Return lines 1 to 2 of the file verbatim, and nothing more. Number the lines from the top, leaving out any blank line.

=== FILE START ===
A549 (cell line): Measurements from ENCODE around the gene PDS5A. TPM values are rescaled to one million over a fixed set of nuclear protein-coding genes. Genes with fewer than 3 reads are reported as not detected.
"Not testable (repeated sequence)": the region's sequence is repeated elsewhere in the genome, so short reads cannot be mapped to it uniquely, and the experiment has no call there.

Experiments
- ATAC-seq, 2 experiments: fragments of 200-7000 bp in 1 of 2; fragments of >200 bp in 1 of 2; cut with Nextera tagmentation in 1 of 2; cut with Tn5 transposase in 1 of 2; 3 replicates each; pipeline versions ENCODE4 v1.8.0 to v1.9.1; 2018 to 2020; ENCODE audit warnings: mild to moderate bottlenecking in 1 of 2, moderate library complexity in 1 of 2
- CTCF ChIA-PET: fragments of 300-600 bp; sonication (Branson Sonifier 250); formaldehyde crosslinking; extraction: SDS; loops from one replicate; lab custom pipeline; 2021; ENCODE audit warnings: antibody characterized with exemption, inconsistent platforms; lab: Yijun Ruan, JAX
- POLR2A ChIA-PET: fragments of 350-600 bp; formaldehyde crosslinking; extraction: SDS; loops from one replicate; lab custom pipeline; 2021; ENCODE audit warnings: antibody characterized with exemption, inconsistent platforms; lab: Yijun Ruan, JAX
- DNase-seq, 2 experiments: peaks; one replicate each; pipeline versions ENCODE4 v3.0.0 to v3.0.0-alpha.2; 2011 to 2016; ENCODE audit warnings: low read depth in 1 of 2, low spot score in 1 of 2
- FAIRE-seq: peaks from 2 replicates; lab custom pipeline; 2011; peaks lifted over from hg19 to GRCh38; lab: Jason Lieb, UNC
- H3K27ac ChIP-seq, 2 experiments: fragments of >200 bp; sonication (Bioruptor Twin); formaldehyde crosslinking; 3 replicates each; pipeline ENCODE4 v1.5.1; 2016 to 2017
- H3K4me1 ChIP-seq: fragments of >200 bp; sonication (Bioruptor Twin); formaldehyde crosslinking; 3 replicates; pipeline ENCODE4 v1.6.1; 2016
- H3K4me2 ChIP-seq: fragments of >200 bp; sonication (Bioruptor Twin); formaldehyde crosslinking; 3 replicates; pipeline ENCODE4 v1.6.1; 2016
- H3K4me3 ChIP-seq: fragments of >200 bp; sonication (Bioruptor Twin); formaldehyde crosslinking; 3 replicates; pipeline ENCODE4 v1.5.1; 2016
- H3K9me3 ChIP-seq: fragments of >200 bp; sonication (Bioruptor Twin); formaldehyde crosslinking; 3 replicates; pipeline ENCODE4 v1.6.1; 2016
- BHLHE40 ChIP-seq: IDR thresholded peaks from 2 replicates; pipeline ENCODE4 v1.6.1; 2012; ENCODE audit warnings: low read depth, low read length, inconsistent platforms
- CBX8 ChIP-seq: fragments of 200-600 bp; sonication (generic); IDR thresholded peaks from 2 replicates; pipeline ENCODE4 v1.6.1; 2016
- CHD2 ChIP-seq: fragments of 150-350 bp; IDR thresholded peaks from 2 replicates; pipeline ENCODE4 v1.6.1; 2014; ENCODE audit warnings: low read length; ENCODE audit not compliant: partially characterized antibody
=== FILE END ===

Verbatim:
A549 (cell line): Measurements from ENCODE around the gene PDS5A. TPM values are rescaled to one million over a fixed set of nuclear protein-coding genes. Genes with fewer than 3 reads are reported as not detected.
"Not testable (repeated sequence)": the region's sequence is repeated elsewhere in the genome, so short reads cannot be mapped to it uniquely, and the experiment has no call there.